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January 2018

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Bridgit Danner:

The Women’s Wellness Collaborative

Bridgit Danner:

The Women’s Wellness Collaborative

After performing over 12,000 treatments, Bridgit Danner sold her successful, integrative Chinese Medicine clinic in 2017 to dedicate herself to reaching more people in the online space.

BOLD MOVE, one might say…but Bridgit’s fire and determination for helping women with hormone imbalance, chronic infections, autoimmunity and mold toxicity led the way from a brick n’ mortar business to one of virtual healing. In fact, I just took her free hormonal balance quiz and learned I have a thing or two I could do to improve mine.

After her own difficult postpartum experience, Bridgit became passionate about women’s health and began The Women’s Wellness Collaborative – an online health community providing resources from the top women’s health experts through blogs, videos, podcasts and online summits.

If you’re in a traditional healthcare practice and you want to create a successful online business, you’ll want to read more about Bridgit’s journey to helping thousands of women worldwide.

  1. Tell us about your business – what’s your mission; your soul’s purpose and why you created your wellness business or service?

I originally got into the wellness field because I had a deep sensitivity for the environment from a young age. I studied Chinese Medicine and figured I could educate clients on natural living, and this would trickle down into environmental stewardship.

When I had my new clinic, I also had a new baby and I went into postpartum depression.  I had to learn some new tools to help myself.  I got a life coach and studied functional nutrition. I became passionate about helping other women and teaching this tools so that women can be able to do their mission in the world, and not be held back by anxiety and other health issues.

It’s also come full circle in that I get to educate about toxins and how we need to avoid these for hormonal health

  1. How are you changing the face of healthcare and/or the wellness industry? How do you create, innovate or break the rules in healthcare?

My business is currently all online.  I’m certainly not the only one doing this, but really is still a newer concept in healthcare. But I love the convenience and reach of it.

Also a big concept in our company is collaboration.  That’s why we are called “Women’s Wellness Collaborative!” We collaborate with our clients, we interview experts in the field, and we have two coaches working on one client in our Restore Your Radiance program.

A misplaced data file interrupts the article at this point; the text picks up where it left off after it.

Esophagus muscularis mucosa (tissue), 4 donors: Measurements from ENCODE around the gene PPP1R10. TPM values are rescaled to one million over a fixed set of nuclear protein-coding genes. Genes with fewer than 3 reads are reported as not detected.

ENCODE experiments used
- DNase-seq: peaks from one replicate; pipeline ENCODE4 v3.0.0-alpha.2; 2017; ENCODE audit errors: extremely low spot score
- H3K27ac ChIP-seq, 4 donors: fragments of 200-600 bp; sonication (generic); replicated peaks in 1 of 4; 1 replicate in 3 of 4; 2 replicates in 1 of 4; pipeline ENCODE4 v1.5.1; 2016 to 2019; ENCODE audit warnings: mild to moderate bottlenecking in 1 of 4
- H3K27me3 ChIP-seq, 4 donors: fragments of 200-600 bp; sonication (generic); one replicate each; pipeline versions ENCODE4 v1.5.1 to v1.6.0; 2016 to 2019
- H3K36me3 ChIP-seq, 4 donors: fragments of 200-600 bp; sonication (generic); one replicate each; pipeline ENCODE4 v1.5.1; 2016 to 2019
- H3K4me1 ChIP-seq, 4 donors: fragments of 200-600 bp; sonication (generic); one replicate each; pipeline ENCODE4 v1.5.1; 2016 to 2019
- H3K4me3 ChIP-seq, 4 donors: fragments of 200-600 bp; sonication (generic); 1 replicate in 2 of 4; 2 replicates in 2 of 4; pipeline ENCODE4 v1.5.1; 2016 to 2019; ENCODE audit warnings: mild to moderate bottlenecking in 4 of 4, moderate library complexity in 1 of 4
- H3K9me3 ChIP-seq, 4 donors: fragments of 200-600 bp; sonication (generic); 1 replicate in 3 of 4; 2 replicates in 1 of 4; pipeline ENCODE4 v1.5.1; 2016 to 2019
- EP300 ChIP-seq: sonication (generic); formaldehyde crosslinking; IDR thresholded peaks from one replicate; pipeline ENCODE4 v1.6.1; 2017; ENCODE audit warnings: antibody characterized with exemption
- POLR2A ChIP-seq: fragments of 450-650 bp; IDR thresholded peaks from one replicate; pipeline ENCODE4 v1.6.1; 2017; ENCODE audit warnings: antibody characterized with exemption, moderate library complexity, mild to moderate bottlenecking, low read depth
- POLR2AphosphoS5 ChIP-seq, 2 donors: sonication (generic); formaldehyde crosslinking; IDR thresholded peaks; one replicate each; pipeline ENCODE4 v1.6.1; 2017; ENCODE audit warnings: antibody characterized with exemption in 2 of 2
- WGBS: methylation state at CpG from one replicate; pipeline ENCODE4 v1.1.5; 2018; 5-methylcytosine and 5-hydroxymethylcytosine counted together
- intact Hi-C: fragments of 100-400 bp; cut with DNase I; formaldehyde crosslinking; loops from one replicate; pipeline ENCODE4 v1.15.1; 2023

Lastly I say we practice “feminine functional nutrition.”  I am sad to see that functional medicine is becoming quick consults and a long list of supplements.  We are missing a huge component if we don’t really listen, if we don’t read between the lines and if we don’t treat the whole person.  We dig into the whole picture of our client’s life experience.

  1. What personal and professional legacy or impact do you want to leave on the world?

The biggest professional ones are women’s empowerment and environmental stewardship.

Personally, I am not perfect but I always am working on myself to be kinder and play bigger.  I also want to be a good influence on my son’s development.

  1. In your opinion, what is the most significant factor in healing or overall wellness?

I would say self reflection.  We tend to go, go, go and not stop to reflect on our actions and choices.  This stems, in me, from not being present and trying to be some way I am not.  When we slow down and think about what is most important, what is working and what is not, then we can invest our energy into learning a better way.

  1. What do you wish people realized when it comes to their health or about the wellness industry?

I would say that you need to practice a balance of Do It Yourself and getting the right professional help.  Yes, you can learn a lot on blogs, etc and that’s great. But the relationship with someone who has your best interest in mind is really powerful. They are they not to fix you but to be your mirror and help you see what you aren’t able to see on your own.